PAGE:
Jan 30, 2018

AnjiPlay: Let's talk about Risk!

"Risk" is one of the five pillars of AnjiPlay and probably the most visible pillar and the one that gives the most people concerns about this educational approach.  Let's break down this concept and think about how "risk" and "danger" are not the same thing.  There are many different types of risk and generally, children will only feel confident exploring these risks if they have a sense of security that comes from the love the adult caregivers feel towards the child.  If you feel like you're in a dangerous situation already, you're less apt to want to dive into risky behavior, so first and foremost comes love (and a sense that adults respect the children and their capabilities) and once that's established, children can explore these different kinds of risk. (more after the jump)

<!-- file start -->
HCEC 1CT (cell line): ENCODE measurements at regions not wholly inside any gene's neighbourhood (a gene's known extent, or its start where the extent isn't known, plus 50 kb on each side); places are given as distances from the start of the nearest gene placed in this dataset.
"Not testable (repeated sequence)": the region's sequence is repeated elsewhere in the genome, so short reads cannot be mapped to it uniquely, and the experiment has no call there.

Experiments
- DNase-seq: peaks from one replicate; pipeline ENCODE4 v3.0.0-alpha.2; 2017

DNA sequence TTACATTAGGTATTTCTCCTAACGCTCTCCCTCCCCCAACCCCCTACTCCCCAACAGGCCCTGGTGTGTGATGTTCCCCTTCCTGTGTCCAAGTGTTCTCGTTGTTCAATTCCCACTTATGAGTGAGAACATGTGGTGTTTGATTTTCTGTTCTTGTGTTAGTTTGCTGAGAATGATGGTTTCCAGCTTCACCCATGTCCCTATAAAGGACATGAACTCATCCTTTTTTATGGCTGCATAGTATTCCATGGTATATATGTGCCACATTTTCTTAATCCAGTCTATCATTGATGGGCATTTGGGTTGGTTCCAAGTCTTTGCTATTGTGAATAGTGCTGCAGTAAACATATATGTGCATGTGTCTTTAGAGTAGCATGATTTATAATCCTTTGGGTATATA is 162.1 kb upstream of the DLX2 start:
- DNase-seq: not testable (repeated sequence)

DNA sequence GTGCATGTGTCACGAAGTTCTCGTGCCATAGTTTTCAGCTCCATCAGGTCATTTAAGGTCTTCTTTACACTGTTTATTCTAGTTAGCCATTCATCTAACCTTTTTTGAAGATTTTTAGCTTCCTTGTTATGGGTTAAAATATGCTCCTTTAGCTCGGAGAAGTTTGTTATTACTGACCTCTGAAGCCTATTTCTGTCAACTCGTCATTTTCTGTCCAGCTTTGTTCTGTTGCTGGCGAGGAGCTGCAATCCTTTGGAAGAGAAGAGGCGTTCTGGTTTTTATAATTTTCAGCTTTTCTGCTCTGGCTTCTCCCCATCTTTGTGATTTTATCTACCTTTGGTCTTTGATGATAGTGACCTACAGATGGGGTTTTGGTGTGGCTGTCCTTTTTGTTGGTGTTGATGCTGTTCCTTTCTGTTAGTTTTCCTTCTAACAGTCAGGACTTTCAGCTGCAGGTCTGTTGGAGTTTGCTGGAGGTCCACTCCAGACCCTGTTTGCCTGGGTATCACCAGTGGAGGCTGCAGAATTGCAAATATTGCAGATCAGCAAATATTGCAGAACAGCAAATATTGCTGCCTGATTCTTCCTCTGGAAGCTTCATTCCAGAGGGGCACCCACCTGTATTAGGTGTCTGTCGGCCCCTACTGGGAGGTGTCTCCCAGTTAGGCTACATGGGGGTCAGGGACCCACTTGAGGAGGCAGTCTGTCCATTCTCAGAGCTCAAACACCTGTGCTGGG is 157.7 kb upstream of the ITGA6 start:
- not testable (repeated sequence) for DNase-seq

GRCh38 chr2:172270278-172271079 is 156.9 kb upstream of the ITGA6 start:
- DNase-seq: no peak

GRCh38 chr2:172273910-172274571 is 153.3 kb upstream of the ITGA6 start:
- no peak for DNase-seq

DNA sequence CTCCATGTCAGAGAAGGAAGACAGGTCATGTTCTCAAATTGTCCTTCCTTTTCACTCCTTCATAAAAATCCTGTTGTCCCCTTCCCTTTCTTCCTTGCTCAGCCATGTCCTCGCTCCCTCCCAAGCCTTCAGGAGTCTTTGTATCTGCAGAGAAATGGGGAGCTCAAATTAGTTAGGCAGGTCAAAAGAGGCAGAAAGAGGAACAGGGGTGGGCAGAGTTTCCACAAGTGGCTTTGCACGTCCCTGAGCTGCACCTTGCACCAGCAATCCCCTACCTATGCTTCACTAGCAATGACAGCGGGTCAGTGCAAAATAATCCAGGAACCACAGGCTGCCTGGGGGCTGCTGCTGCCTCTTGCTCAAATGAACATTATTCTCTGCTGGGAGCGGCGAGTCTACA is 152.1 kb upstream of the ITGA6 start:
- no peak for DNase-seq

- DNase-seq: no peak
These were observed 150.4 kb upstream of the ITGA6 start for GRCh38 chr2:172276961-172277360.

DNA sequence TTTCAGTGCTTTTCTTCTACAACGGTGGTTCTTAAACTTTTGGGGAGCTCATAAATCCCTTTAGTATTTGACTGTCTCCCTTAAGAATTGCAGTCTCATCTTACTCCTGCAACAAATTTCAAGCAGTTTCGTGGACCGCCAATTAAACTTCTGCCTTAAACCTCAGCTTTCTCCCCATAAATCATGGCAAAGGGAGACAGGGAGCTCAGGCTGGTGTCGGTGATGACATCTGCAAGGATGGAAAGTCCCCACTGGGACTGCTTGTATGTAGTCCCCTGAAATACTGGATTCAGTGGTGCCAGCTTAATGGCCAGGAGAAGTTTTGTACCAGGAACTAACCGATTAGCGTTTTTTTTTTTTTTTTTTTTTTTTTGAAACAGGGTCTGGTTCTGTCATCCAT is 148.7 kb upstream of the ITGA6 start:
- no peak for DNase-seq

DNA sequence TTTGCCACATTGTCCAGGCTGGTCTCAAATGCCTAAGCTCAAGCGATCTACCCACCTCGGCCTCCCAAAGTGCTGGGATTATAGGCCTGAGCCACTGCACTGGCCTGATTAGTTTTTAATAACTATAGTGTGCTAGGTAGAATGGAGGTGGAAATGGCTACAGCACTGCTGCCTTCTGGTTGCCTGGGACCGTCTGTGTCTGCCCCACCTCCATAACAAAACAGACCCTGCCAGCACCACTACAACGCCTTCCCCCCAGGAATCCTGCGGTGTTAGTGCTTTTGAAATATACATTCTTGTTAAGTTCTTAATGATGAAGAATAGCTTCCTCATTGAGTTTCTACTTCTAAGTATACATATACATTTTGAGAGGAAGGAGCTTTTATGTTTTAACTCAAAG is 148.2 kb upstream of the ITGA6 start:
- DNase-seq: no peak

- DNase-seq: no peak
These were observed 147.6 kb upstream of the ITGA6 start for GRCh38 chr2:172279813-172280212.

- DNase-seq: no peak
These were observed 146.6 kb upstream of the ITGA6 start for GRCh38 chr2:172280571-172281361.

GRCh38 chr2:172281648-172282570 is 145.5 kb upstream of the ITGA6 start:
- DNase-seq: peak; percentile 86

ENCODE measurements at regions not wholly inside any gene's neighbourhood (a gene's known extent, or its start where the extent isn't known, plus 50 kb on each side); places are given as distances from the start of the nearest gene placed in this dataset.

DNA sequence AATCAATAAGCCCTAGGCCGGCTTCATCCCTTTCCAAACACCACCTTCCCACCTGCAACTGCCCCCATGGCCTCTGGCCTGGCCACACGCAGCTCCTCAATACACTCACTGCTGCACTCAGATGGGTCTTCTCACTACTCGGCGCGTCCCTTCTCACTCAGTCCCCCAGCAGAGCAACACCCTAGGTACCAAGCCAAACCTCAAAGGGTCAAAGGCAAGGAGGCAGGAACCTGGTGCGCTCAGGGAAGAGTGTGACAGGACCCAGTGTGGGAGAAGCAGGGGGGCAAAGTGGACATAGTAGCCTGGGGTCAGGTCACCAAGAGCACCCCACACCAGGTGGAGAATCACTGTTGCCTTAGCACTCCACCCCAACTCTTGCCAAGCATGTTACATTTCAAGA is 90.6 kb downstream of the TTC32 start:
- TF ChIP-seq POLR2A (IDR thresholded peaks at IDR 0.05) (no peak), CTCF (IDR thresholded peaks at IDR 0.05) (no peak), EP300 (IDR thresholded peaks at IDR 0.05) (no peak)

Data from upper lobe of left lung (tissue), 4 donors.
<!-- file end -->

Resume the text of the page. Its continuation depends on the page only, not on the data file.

Physical risk: This is the kind of risk that most adults think of when they first hear the words “risky play,” and it’s the kind of risk that makes us most nervous. But physical risk doesn’t have to mean danger (and, in fact, research shows that it often means the opposite, greater safety), it just means pushing yourself to the limit of your comfort zone and redefining those limits by doing something that you’re not sure if you can do. When you know that you’re responsible for your own safety, you’ll make lots of adjustments to your plan until you know that you can safely navigate the physical risk and only then proceed. OR…. You’ll just dive in, try it, perhaps getting a scrape or a bruise and learning about yourself in the process ! Everyone gets bumps and cuts at some point in their life, but if we give kids the responsibility to confidently take charge of their own movements, then if they get hurt, the lesson learned is implicit rather than being an “I told you to be more careful” moment.